Cofounder · Equity distribution

How much equity should my co-founder get?

Mohammed Elbatat Ceo

February 17th, 2018

I approached my friend for an idea to make a website. It was my idea and we decided to do it together, but we did not discuss any equity splits. The website deals with furniture and my partner already is a furniture retailer in the region so i saw it as an advantage.

For 3 months we worked together on the website, dealing with freelancers, brainstorming ideas but after that, he decided that he just wanted to be the investor and i should do all the work, because it was the initial chat and he has money to invest. So for 1 year, i have been working on the website and coming up with all these really unique artificial intelligent features for the website.

We then had the talk about the equity split and he says 50/50 is not possible because he is investing and i am not putting any money into the business so unless i am willing to put in half the investment, then it can work.

He then said 70 for him and 30% for me should work and we agreed that i will be the Cofounder and CEO of the business.

I work now 9 hours a day on the website, improving it, working with developers, cross checking every feature, coming up with new features. The website has not launched yet and we still have not got any sales.

I currently have no salary and i am working for 30% equity.

He has also not invested any money into the business, he just pays for everything that requires payment. There has no been like an investment specifically for the business that i can work with, if anything requires payment, it reaches him and he sorts it out.

What do you guys think about this? Is this split reasonable? Should i be receiving a salary even though we have not launched?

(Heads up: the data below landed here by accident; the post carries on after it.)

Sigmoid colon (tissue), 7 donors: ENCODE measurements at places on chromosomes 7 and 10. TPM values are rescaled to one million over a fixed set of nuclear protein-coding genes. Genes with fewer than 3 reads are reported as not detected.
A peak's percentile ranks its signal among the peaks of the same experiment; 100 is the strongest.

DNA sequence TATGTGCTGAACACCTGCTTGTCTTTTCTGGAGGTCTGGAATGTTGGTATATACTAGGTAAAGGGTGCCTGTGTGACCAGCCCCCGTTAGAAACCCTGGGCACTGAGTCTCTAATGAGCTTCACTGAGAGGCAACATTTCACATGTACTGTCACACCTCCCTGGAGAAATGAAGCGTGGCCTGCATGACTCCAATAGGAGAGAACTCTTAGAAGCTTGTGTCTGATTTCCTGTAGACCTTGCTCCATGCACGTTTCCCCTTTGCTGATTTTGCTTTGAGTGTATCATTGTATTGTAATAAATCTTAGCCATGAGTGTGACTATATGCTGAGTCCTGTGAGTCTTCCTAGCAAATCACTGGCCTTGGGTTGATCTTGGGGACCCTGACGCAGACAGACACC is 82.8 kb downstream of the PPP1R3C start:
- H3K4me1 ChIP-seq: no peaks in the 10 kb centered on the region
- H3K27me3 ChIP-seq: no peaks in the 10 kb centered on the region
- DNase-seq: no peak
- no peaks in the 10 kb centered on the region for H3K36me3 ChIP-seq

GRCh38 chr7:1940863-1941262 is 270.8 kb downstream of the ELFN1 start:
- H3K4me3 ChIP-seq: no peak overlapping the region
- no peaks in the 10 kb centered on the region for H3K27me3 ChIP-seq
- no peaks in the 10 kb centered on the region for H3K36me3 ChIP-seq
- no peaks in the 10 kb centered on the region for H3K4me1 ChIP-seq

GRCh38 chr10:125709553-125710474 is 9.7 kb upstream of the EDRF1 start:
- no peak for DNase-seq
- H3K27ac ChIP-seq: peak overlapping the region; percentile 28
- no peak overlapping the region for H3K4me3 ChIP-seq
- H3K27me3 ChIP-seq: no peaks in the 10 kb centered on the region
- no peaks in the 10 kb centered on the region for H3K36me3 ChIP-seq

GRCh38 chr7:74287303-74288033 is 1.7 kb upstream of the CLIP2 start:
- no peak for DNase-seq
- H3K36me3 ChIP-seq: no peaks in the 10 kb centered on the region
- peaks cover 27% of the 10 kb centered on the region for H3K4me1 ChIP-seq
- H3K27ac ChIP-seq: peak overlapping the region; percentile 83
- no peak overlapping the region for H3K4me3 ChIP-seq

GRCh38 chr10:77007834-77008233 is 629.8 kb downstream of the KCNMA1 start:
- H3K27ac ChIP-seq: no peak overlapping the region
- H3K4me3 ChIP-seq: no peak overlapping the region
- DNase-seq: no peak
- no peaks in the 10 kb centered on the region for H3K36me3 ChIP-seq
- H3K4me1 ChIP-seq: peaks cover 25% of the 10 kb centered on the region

How should it work?

David M

Last updated on February 18th, 2018

Always a discussion better gotten out of the way earlier than later. But since you are in this situation you move forward. First of all, he is investing if he is paying for bills. An investor would be covering operating expenditures so that counts. Don't look at that wrongly and short your friend. I would say in this situation, you should look at how much he has put toward the business. The problem is there are many ways to evaluate your business. Im sure the "slicing the pie" guy will plug his book as he does for every one of these types of posts.

Does the business get up and running without your friend? If the answer is no, then you are left with an alternative, take a big chunk at 30% of something or get more of nothing.

The investor generally has the final say. Based on what I read and limited knowledge of your specific situation. Your friend has the domain experience. He already has an established base in the industry. He is paying the bills. He is offering your 30% equity in a situation for which he could just pay a fee to a developer. I don't think your friend is being unreasonable. Why are you not asking for a small stipend to live off while you develop? Nothing wrong with you going back and communicating with him and asking for this plus tell him you would appreciate 35% or 40% based on the fact you are putting the time and effort into building it.

At the end of the day though....from his are utilizing his base of business...he is paying the way so that you can get your idea up and will likely gain from repeat customers of his...he is offering you the CEO role, letting you build the business as you see fit and you are taking 30%.

Now if your expertise will increase his current business sales, then you should most definitely ask for a percentage of increased sales from your website. But if the website is a separate and new business..that may be more difficult to establish. Make sure you get everything in writing and make sure your shares in the company are non dilutable. Have anti-dilution clause.

Aidan Yeaw VP of Product at SaveDay

Last updated on February 18th, 2018